Are we food secure? | Inquirer Business
MAPping the Future

Are we food secure?

/ 05:00 AM December 10, 2018

Once again, a food price crisis has hit the country. It was so in 1995, in 2015 and this year. What seems to be wrong?

The National Food Authority, the sole rice importer/regulator, failed in its mandate of food security. But that is the short of it. The long-term challenges are more complicated that they must be understood by all stakeholders.

Food security is defined as the state in which people at all times have physical, social and economic access to sufficient and nutritious food that meets their dietary needs for a healthy and active life—Food and Agriculture Organization.


There are three main metrics: affordability, availability and food quality. The Economist Intelligence Unit developed the global food security index (GFSI), the latest was dated September 2017. The GFSI work is sponsored by DuPont.


Affordability “measures the ability of consumers to purchase food, their vulnerability to price shocks and the presence of programmes and policies to support customers when shocks occur.” It has six indicators: Food consumption as a share of household expenditure, proportion of the population under the global poverty line at purchasing power parity (PPP), gross domestic products per head at PPP exchange rates, agricultural import tariffs, presence of food safety-net programs and access to financing for farmers. This comprises 40 percent of GFSI.

Availability “measures the sufficiency of the national food supply, the risk of supply disruption, national capacity to disseminate food and research efforts to expand agricultural output.”

This examines how structural aspects determine a country’s capacity to produce and distribute food and explores elements that might create bottlenecks or risks to accessibility. The eight indicators are: sufficiency of supply, public expenditure on agricultural research and development, agricultural infrastructure, volatility of agricultural production, political stability risk, corruption, urban absorption capacity and food loss. This accounts for 44 percent of the index.

Food quality and safety measures the variety and nutritional quality of average diets, as well as the food safety. It covers the “nutritional quality of average diets and the food safety environment. Quality and safety have five indicators: diet diversification, nutritional standards, micronutrient availability, protein quality and food safety.” This composes 16 percent of the index.

Natural resources and resiliency. This category assesses a country’s exposure to the impact of a changing climate, its susceptibility to natural resource risks, and how the country is adapting to these risks.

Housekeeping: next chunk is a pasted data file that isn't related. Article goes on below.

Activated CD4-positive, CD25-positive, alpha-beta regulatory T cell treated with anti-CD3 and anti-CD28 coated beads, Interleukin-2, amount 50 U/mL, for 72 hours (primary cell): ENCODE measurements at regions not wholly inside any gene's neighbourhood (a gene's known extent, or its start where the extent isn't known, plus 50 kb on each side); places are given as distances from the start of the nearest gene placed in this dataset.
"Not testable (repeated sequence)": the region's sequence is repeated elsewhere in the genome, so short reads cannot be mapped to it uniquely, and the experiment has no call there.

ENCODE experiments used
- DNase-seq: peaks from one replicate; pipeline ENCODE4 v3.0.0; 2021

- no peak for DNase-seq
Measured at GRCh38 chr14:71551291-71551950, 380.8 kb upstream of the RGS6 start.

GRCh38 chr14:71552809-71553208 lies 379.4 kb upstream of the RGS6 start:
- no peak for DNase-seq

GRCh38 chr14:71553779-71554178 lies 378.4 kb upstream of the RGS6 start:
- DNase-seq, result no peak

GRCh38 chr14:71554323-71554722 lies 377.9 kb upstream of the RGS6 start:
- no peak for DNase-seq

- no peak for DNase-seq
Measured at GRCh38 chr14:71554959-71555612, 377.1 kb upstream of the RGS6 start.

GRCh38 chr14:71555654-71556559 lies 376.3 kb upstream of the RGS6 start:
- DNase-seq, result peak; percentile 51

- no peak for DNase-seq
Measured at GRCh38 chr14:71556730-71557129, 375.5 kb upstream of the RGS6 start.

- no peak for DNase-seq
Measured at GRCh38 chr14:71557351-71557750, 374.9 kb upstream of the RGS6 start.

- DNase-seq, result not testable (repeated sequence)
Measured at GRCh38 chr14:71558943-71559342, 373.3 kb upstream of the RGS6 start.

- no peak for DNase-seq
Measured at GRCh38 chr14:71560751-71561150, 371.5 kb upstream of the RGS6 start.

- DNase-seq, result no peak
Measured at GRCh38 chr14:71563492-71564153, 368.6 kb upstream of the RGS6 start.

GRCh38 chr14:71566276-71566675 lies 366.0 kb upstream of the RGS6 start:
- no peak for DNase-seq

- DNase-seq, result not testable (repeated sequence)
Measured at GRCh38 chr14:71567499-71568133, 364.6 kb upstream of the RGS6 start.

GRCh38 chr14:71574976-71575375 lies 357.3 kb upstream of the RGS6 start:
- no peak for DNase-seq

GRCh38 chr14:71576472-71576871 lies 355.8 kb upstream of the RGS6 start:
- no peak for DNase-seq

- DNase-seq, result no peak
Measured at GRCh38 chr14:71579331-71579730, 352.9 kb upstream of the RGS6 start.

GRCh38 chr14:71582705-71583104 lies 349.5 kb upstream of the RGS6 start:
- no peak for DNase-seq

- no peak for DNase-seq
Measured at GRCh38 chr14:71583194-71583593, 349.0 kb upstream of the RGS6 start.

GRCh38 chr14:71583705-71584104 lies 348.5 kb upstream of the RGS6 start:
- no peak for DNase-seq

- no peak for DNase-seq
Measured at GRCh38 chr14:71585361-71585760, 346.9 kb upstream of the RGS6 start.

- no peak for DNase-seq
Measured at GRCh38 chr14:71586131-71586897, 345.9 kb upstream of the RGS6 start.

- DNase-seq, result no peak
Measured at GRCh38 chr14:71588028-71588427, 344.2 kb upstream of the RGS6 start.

Where is the Philippines? The country belongs to the lower 65 percent of 113 countries in 2018. Among the eight Asean countries, the Philippines ranked 6th, ahead of Myanmar and Cambodia. Note that the latter are rice-exporting countries. Ranked first and second are Singapore and Malaysia, both rice-importing countries. Thailand and Vietnam, also rice exporters, followed at third and fourth. Indonesia was fifth.


Where does the Philippines falter? Among the eight Asean nations, the Philippines ranked 6th in affordability, 4th in availability and 5th in food safety.

Out of 19 indicators, the Philippines scored below average in 10: food consumption as proportion of household food spending, poverty incidence, income per capita, food safety net, farmers’ financing access, food sufficiency of supply, government expenditure on agriculture R&D, agriculture infrastructure, corruption and protein quality.

Singapore and Malaysia, both rice importers, ranked very high.

On resilience, the Philippines ranked low globally, but slightly better than Indonesia and Singapore.

Quo vadis? Relative to comparators, the Philippines failed dismally in affordability. Poverty reduction is key to food security. Of the 101 million people in 2015, some 21.6 million were poor. Nearly 17 million of these poor were rural folks with some 14 million farmers and fishers. Therefore, these groups account for two-thirds of all poor.

That means increasing incomes of farmers and fishers will solve overall poverty incidence. Since rice farmers comprise about a third, there is compelling reason to address the resource needs of the 70 percent—the nonrice farmers and fishers.

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Are we food secure? From the GFSI analysis, we are not compared to our neighbors, principally from affordability (income-related) and availability (access to domestic and foreign supply). The former is due in part to high rural poverty, and the latter due in part to low productivity, limited diversification and poor agricultural infrastructure.

Given the food price crisis of 2018, the Philippines’ rank could slip in 2019.
This article reflects the personal opinion of the author and does not reflect the official stand of the Management Association of the Philippines or MAP. The author is the Chair of the MAP AgriBusiness and Countryside Development Committee, and the Executive Director of the Center for Food and AgriBusiness of the University of Asia & the Pacific. Feedback at <[email protected]> and <[email protected]>. For previous articles, please visit


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